Dear Dr. R.V. Shrink:
We have been 3/4-time RVing for several years. We feel like we have seen everything that interests us. We like biking, hiking, kayaking and nature watching. Our travels have been mostly National Park/Forest hopping. We are at a point in our lives when we would just like to sit somewhere warm and natural for a few months in the winter. We are turned off by commercial RV parks. The South is full of them. We are not into potluck dinners, line dancing, pickle ball and all the rest. We just want dark, quiet nights, natural surroundings, and interaction with like-minded people. Is there such a place, or are we pipe-dreaming? Maybe finding this place with a quaint nearby town is not being realistic. Any advice on how to be happy with what we can find?
--Looking for Oz in Arizona
I don’t think that is asking too much. The problem is finding the right fit. I assume you have considered continuing your present mode of travel and just staying at your favorite parks for the full allowable time limit which is usually 14 days. That would only move you a dozen times a winter from one awesome place to another. You could also consider volunteer work in a park you really love. That would give you the opportunity to stay much longer in one spot.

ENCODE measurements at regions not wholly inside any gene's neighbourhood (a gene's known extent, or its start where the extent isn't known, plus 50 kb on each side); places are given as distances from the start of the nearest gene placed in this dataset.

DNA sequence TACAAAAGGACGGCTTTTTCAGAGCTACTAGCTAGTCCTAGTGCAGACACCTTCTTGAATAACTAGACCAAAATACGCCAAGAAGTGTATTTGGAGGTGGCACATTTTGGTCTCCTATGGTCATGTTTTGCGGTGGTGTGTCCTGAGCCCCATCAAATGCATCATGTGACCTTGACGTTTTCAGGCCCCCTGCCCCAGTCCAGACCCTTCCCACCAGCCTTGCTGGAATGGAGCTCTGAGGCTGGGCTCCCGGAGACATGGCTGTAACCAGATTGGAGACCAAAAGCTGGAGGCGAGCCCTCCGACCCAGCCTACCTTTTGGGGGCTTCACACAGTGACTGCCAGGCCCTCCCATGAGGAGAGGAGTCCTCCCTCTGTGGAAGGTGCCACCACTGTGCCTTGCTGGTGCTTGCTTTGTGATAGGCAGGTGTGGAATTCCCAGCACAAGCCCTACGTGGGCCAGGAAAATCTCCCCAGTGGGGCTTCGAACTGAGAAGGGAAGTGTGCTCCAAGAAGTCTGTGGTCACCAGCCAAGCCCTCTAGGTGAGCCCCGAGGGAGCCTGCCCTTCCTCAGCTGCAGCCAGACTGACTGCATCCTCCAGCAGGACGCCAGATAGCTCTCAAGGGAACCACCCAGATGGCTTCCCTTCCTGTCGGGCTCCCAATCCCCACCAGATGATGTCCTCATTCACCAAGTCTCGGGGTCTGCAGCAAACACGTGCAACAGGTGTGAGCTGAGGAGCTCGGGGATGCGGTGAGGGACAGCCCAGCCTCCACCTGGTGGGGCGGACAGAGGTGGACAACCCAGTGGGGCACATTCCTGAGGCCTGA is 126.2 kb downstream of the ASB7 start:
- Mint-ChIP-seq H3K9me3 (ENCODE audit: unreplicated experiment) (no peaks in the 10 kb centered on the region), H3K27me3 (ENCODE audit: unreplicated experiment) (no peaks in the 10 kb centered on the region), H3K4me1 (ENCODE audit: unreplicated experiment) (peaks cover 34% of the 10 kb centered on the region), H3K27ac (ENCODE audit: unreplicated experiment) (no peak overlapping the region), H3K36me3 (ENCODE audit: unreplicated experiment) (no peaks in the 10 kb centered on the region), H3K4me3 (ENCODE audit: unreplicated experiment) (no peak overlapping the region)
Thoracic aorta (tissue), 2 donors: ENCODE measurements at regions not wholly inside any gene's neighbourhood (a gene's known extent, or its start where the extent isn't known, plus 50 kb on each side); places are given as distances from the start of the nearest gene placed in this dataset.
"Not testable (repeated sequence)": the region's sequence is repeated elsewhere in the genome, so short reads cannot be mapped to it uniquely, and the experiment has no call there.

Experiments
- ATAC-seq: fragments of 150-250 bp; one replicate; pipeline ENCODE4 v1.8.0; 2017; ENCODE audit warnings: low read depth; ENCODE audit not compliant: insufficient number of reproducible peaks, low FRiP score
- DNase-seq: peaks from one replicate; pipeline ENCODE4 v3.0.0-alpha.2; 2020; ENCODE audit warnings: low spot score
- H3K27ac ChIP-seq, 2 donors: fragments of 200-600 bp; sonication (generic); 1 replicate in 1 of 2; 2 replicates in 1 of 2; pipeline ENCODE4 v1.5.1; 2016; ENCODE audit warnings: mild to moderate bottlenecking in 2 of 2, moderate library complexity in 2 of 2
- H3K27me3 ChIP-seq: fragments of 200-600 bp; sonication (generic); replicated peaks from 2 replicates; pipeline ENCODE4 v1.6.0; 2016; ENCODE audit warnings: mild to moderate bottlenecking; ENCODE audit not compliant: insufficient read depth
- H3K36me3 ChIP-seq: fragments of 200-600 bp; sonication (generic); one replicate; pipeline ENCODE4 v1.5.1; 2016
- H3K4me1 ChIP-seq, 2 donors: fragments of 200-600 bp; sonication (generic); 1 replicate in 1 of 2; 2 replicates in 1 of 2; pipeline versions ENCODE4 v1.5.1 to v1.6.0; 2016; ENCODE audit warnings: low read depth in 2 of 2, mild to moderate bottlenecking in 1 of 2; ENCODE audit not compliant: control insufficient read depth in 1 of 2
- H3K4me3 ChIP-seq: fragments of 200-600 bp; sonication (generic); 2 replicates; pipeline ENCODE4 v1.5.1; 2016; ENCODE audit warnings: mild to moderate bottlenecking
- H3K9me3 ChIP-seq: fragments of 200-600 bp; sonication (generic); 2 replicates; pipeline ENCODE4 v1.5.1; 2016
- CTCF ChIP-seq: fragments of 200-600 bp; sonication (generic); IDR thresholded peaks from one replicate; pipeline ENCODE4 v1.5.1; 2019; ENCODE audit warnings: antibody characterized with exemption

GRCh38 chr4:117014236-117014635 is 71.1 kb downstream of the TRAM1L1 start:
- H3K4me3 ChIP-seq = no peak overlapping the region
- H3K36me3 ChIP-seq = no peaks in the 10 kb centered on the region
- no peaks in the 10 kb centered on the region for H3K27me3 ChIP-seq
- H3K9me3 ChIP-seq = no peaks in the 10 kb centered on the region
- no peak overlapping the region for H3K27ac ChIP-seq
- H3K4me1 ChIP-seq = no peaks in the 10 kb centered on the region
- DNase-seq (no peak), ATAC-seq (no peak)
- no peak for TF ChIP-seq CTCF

You might consider looking for a home or lot to rent in an area that fits your needs and allows RV parking. If you spend the time and money to become as self-contained as possible you could find a quiet place on BLM land that would allow you to stay much longer. Many sites are near small towns that you might find interesting. I know people that have registered mining claims, just to have privacy and boondock-type surroundings, with room enough to invite friends to stay.
You might consider buying or leasing land with others who are looking for the same camping opportunities you are. Having a small private campground with people you enjoy can be a great opportunity to enjoy the place you love, make a small investment, plan your own parking space, and enjoy the things that interest you. Not very different from a condo, a time-share or investing in a lot in an RV park. It just gives you a bit more control over your surroundings.
While you contemplate what will make you happy, I would just keep doing longer stays in parks you enjoy. After 14 days, you probably need to dump and water-up anyway. Find the primo parks you love, reserve your whole winter in the sites you like the most, and continue to enjoy the lifestyle you always have.
--Keep Smilin’, Dr. R.V. Shrink